I recently watched the latest Extreme Couponing show on tlc
and it got me inspired to post about it.
I have taught couponing classes locally for my church and at my library a few years ago and was what you could call an "extreme couponer", my friends and family have coined me the "Coupon Queen". I have saved great deals of money on all kinds of items, including meats and produce like they suggest, but at the extreme levels of 90+percent like they show is abnormal even for the pro-couponer.
Is it possible? Absolutely. Is it realistic? No.
Why? Why not?
I will give my official response later...
Ok, so I was just flipping through when I started watching, so I don't have specific totals/numbers, but here's my take on the show.
On the show I noticed that there were many, many bottles of mustard purchased in one of the checkouts... something like 150. They showed her saving 90+ percent on her purchase, when the majority of her purchase was the mustard. Mustard costs anywhere from $1.29-$2 in most stores... say it was on sale for $1 which often happens in the spring & summer. Give her a $.50 coupon which doubles to $1 off, which makes her mustard free and shows the $1.29-$2 savings on her receipt... more than 100% which helps with her overall savings percentage. How many coupons will her store double?? That's a lot!... Most stores have a limit of only a few per check out unless you talk to them about it and get it cleared with them, which is often hard to do. It is possible that the store did it for the advertising to make themselves look coupon friendly. But.... Who needs 150 bottles of mustard?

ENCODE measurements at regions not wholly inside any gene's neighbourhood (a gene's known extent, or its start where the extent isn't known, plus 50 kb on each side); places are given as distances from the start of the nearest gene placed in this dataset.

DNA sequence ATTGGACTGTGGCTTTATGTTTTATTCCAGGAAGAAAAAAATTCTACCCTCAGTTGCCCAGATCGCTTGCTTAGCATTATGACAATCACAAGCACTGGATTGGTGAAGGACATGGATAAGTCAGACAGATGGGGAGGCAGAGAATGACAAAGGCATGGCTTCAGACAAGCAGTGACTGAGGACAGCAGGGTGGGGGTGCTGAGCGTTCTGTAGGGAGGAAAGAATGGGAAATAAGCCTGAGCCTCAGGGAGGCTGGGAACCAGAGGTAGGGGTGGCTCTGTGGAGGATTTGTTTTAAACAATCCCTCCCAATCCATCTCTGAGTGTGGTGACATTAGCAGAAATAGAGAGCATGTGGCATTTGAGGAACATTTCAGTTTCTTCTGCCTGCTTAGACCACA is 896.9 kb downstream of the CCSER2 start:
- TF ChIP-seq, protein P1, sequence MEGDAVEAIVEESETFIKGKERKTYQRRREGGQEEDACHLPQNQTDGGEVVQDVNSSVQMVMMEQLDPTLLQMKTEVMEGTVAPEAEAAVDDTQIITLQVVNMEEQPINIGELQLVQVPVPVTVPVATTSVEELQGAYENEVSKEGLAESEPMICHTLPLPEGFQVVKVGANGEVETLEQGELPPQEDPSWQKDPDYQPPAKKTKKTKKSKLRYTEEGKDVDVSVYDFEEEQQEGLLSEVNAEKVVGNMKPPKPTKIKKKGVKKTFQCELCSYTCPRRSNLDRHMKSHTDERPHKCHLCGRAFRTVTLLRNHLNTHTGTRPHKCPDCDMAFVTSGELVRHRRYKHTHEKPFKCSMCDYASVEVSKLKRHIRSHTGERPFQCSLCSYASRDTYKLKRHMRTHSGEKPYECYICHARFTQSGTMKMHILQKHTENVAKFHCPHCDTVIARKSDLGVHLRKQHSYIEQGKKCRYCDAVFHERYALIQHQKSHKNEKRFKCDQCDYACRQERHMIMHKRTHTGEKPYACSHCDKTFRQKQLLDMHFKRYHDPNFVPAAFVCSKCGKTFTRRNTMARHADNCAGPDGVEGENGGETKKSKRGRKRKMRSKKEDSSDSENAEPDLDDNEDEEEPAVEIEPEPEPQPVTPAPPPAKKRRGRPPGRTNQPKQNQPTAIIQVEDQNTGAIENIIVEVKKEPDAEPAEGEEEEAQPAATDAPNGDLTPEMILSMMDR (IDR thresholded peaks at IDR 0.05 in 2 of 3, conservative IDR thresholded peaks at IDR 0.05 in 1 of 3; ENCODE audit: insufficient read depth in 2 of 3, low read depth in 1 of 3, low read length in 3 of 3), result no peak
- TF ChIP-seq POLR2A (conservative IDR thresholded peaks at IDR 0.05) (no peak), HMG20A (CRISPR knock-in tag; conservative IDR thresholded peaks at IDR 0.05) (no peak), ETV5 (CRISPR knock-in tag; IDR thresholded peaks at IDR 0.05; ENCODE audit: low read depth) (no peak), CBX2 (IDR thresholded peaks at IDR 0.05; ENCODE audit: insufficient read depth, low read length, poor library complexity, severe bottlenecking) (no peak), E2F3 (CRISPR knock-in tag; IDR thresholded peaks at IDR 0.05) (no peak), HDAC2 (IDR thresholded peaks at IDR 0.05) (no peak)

On the show I watched, the husband and wife sorted coupons and looked through the advertisements with their kids on the kitchen table before they went shopping. I would venture to say someone had done more research than just scanning the ad and picking out the appropriate coupons before they went shopping... putting together the best scenario takes time. The wife called the store to verify their coupon policy before she went shopping... stores don't change their policy often, so makes me wonder if they use that store much or if they chose that one because of the show. I only called the stores when I was first getting started to see what the policy was for each individual store, one of my local stores didn't take internet coupons for awhile. If you look at most advertisements, they will write out their coupon policy on them in fine print, usually on the back of the ad, that's where I check for changes. Anyway, the store had surprisingly just changed their policy on the number of like coupons that they would double, which made them have to go through the checkout separately to maximize their savings... so they took it as a challenge to see who could save more money buying the same items with the same coupons... I didn't see the challenge if everything was the same. Their totals should have been the same... they weren't, weird. The challenge wouldn't really be fair unless they both had access to the same coupons in the same store and they did the shopping on thier own plan.. no preparing for the deals together like they did as a family.
The program made mention that for each box of cereal they bought they would be able to send in for a rebate. I don't know what rebate that was because they weren't specific, but rebates are generally one per person/household.
I thought the show was interesting and wanted to see how they depicted others shopping with coupons. I feel like this show and news specials about coupons often wait for a specific sale or coupon to become extra valuable to show even greater savings. I realize the show is called "extreme", and that is what it depicts.